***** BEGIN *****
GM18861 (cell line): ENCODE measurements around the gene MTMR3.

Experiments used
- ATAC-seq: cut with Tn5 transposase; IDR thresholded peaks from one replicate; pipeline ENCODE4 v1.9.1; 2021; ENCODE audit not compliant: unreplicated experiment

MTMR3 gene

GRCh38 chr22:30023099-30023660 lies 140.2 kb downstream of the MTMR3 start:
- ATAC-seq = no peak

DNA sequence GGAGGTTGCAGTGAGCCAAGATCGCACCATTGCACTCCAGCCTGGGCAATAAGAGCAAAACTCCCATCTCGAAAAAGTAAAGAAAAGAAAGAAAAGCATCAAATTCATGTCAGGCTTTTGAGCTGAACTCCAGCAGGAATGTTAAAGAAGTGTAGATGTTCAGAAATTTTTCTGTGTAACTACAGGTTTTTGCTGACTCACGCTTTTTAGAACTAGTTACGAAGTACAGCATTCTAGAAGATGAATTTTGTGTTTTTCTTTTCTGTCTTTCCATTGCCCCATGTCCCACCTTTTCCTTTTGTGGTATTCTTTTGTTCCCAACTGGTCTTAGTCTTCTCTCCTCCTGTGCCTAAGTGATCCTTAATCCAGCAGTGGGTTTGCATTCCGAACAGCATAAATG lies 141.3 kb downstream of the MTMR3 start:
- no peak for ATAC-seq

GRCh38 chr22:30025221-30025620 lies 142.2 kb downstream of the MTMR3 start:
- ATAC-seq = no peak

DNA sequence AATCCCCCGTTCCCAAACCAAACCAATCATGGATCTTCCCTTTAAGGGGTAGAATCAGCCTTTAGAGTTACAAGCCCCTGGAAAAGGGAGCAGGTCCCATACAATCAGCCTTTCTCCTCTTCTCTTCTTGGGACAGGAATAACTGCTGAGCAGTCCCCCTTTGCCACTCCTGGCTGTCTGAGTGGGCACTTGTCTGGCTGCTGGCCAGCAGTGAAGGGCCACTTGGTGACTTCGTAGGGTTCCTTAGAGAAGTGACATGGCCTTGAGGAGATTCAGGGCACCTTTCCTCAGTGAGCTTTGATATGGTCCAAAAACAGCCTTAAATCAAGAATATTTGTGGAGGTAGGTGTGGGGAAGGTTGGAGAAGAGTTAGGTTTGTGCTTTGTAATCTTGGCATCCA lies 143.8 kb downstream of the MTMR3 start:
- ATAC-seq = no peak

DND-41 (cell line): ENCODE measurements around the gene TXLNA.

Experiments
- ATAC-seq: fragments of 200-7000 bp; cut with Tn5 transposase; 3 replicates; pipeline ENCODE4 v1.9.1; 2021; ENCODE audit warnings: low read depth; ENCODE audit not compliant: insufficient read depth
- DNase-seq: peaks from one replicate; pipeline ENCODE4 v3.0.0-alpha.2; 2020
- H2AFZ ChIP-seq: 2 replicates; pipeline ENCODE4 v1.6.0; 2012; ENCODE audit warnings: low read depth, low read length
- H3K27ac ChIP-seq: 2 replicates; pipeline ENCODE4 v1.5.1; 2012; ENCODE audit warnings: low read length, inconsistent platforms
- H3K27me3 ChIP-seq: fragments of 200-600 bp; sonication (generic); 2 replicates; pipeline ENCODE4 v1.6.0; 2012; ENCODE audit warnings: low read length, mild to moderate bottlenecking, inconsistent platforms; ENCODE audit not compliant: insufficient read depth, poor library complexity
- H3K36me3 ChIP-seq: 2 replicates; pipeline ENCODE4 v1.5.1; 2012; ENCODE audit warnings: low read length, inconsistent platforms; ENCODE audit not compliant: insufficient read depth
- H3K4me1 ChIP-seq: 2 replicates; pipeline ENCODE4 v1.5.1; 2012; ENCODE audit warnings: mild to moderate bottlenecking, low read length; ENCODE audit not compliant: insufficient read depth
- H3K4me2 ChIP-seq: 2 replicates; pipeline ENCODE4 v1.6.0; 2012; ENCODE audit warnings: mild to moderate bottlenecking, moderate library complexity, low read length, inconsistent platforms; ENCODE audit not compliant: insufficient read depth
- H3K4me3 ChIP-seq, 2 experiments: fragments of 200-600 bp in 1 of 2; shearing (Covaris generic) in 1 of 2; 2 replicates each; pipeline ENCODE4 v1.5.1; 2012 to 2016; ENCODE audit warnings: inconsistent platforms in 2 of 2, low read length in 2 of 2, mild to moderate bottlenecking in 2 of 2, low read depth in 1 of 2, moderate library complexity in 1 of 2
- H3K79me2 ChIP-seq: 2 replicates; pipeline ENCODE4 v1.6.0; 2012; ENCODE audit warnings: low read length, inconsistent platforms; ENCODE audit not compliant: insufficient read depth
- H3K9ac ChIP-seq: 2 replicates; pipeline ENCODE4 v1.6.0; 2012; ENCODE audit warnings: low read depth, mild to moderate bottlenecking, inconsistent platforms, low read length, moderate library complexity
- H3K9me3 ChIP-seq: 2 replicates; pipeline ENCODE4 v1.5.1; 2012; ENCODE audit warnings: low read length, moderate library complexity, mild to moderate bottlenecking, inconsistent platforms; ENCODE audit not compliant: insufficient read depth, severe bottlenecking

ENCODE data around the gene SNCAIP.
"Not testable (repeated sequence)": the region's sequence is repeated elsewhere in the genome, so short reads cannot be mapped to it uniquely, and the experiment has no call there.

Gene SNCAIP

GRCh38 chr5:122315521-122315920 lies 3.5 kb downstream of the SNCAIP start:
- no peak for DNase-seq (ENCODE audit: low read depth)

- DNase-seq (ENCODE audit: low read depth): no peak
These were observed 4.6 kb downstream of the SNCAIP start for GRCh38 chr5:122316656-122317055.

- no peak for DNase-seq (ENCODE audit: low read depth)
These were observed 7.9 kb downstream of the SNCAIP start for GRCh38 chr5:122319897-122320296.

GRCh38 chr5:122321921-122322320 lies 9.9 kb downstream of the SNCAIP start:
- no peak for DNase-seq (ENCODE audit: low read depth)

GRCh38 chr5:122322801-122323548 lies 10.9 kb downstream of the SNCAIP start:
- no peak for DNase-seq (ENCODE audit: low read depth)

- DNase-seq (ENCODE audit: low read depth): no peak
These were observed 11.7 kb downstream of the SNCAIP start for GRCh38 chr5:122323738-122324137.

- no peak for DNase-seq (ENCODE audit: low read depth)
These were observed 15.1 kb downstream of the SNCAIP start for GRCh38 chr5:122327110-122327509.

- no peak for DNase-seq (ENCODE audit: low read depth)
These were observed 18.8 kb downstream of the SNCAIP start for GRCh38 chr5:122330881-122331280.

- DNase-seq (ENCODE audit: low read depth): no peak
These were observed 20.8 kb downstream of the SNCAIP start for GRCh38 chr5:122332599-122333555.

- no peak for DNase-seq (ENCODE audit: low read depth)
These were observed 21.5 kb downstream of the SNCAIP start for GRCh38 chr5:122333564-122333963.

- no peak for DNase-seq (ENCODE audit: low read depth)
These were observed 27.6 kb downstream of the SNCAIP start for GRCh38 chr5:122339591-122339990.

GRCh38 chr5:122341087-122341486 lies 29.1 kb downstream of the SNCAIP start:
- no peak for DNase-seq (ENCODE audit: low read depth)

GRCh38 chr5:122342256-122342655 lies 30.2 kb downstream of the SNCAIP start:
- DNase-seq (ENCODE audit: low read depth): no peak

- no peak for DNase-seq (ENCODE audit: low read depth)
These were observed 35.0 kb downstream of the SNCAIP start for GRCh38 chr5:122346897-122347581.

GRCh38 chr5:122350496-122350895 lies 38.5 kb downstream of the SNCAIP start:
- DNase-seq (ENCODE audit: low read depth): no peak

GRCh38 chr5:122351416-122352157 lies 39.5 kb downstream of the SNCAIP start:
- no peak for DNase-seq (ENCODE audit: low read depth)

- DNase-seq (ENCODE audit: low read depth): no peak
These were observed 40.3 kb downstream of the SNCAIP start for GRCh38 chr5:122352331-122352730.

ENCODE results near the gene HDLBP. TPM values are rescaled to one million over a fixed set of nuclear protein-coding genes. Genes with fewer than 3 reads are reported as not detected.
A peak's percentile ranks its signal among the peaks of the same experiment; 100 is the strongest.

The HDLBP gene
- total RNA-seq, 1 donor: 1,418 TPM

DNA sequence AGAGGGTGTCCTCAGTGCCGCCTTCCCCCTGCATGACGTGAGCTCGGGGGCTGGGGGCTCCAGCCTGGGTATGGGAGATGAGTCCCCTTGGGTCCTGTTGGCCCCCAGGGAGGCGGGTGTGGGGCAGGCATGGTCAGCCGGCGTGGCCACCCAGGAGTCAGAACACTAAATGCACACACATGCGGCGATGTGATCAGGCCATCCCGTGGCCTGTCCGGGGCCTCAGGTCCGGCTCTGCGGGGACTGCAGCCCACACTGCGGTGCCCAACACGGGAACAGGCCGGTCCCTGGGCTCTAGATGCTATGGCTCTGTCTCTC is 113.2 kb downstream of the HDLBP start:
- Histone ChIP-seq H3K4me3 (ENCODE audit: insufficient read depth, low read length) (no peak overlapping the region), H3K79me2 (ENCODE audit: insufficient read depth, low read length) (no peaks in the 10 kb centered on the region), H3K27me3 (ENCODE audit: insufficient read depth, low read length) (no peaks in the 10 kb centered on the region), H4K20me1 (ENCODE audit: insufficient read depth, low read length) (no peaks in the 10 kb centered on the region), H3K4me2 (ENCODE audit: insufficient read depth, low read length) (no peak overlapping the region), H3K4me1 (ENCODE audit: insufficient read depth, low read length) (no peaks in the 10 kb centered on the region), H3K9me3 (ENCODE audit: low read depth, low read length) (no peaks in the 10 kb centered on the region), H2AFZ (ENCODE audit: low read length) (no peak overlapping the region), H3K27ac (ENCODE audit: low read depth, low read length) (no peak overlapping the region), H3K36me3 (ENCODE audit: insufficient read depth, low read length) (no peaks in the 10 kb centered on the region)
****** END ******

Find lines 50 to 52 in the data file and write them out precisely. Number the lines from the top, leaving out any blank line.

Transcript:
- no peak for DNase-seq (ENCODE audit: low read depth)
These were observed 27.6 kb downstream of the SNCAIP start for GRCh38 chr5:122339591-122339990.

GRCh38 chr5:122341087-122341486 lies 29.1 kb downstream of the SNCAIP start: